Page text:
"DEFOOOOOOOOOOOOOOOOOOOOOREST" by Joana Moll.
It is an internet-based piece that shows the number of trees needed to absorb the amount of CO2 generated by global visits to google.com every second.
The project has been created with the aim of exploring strategies that will trigger thoughts and actions capable of highlighting the invisible connections between actions and consequences when using digital communication technology.
Despite being intensely involved in the logic of networks, the network society has not succeeded in transposing it in everyday life. We lazily assume that "everything is connected", but in fact we must remember that, as Graham Harman said, "everything is not connected". While humans are becoming increasingly machine-like and data dependent, the connection between humans and their lives in contact with natural habitats is rapidly disappearing. It seems that we have withdrawn into a mechanical vacuum of reality that blinds us to the complexities of the world. It is therefore necessary to continually trace the connections between things in order to acquire a complex understanding of the world.
Google.com is the most visited website on the Internet. The website has an average of 52,000 visits per second* and weighs around 2 MB, resulting in an estimated 500 kg of CO2 emissions per second**. On average, a tree can absorb 21.77 kg of CO2 per year***. Therefore, to offset the amount of CO2 emissions from global visits to google.com, each second we would need approximately 23 trees.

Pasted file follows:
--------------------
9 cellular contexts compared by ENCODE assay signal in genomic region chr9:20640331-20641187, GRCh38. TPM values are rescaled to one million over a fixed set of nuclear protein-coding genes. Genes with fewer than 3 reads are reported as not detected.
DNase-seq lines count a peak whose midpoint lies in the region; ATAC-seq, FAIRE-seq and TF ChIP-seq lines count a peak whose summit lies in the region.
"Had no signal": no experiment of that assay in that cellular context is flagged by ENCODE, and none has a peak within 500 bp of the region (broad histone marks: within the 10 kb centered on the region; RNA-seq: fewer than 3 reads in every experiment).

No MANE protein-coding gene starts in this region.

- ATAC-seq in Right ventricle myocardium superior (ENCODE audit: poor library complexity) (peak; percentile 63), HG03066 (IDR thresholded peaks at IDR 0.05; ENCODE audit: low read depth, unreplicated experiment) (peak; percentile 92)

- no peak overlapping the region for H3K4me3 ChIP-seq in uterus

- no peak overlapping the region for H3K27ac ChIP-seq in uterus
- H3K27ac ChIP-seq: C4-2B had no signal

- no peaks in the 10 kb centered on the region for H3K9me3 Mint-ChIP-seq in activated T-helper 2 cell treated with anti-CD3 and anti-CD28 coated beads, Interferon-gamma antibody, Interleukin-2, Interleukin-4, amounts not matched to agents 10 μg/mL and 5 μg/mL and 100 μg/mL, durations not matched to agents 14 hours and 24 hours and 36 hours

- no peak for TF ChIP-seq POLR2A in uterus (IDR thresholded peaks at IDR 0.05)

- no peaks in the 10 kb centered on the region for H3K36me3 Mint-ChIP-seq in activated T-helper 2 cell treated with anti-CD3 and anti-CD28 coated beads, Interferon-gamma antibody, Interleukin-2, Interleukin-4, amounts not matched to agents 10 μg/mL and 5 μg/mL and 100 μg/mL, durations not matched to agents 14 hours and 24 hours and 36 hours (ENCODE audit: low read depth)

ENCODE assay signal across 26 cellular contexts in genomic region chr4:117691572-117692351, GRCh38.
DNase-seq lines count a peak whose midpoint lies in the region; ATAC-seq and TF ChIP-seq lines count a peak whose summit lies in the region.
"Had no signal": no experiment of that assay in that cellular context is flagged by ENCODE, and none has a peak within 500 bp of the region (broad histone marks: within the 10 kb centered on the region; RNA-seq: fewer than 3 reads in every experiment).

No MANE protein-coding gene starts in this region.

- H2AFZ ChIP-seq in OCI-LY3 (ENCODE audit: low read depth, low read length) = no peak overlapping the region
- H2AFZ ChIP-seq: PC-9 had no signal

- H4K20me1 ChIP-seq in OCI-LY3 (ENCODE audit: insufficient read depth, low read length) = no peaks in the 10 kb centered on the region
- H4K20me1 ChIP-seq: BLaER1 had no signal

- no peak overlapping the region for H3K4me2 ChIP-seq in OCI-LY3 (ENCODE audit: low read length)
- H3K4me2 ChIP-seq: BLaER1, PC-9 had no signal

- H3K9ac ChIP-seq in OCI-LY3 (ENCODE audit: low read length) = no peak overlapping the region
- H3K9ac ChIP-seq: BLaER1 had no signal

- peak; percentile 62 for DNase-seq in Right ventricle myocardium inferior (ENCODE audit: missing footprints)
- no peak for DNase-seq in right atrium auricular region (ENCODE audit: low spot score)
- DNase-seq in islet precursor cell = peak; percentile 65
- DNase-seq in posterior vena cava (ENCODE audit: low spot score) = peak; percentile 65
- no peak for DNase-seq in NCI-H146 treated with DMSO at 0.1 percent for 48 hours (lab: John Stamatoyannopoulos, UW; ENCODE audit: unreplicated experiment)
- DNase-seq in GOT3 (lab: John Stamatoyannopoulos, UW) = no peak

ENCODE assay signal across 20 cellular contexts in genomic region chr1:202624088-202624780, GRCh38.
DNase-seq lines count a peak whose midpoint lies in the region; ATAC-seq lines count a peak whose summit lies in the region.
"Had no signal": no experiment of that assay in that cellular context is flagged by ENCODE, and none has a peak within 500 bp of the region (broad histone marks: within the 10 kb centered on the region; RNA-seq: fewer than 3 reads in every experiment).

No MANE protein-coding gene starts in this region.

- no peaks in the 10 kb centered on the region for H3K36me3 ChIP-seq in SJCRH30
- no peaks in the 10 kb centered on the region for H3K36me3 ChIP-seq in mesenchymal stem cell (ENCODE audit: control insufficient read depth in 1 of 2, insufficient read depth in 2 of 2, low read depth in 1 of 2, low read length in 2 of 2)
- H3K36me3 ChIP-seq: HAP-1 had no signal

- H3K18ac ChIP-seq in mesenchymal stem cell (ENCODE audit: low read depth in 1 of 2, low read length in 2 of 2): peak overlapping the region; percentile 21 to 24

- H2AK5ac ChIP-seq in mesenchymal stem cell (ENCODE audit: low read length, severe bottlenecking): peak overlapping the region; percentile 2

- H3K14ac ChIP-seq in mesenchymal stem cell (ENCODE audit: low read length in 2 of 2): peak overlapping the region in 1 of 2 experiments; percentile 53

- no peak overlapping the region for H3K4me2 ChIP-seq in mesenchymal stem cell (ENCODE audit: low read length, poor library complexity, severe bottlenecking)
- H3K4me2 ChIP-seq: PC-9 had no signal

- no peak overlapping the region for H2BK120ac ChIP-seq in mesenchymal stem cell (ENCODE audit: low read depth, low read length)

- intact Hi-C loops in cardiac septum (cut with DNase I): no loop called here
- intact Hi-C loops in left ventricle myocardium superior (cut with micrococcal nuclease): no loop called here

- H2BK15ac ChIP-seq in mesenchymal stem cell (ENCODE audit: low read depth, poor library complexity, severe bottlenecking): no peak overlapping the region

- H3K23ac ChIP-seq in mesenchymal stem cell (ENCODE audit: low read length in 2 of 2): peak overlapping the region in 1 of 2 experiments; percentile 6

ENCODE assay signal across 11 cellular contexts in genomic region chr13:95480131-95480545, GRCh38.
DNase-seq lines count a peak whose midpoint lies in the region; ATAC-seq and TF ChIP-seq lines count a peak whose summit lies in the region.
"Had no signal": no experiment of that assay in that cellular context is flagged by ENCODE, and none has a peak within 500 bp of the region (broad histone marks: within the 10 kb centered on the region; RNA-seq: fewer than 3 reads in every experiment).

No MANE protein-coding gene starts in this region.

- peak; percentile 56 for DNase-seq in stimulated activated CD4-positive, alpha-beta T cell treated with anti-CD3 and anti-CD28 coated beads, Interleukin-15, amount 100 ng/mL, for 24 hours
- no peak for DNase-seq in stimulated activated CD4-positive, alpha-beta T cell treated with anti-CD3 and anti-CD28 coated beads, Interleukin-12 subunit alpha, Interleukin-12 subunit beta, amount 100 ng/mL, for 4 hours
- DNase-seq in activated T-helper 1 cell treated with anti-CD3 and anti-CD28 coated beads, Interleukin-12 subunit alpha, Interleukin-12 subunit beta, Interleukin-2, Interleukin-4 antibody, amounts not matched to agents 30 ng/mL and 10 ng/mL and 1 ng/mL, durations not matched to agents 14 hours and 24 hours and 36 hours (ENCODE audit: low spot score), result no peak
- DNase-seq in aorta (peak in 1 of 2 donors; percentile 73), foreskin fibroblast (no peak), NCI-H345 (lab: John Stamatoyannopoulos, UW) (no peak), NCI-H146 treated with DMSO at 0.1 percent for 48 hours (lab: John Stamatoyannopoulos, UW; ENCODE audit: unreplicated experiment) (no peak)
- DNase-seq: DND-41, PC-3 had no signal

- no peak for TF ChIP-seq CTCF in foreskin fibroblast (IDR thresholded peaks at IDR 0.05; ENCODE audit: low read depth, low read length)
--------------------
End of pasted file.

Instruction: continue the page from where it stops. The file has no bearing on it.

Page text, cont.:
The actual configuration of technology reinforces cultural dynamics (rituals) that emphasise disconnection. In our contemporary algorithmic decision-making society, ecosystems are increasingly seen as mere economic externalities. How can we recreate our relationship with the world if we cannot see the real impact of our actions in the concrete world? What could be the role of media art in reinforcing this process? What fundamental changes must occur in the sphere of art to reveal the connections between actions and consequences, especially when those actions are mediated by technology? I think it is crucial to establish the environment as a principal actor within the artistic discourse of the network society and to create mechanisms that stimulate and reappropriate subjectivity.
Special thanks to Ramin Soleymani
[On average, this project emits 0.04 g of CO2 per visit]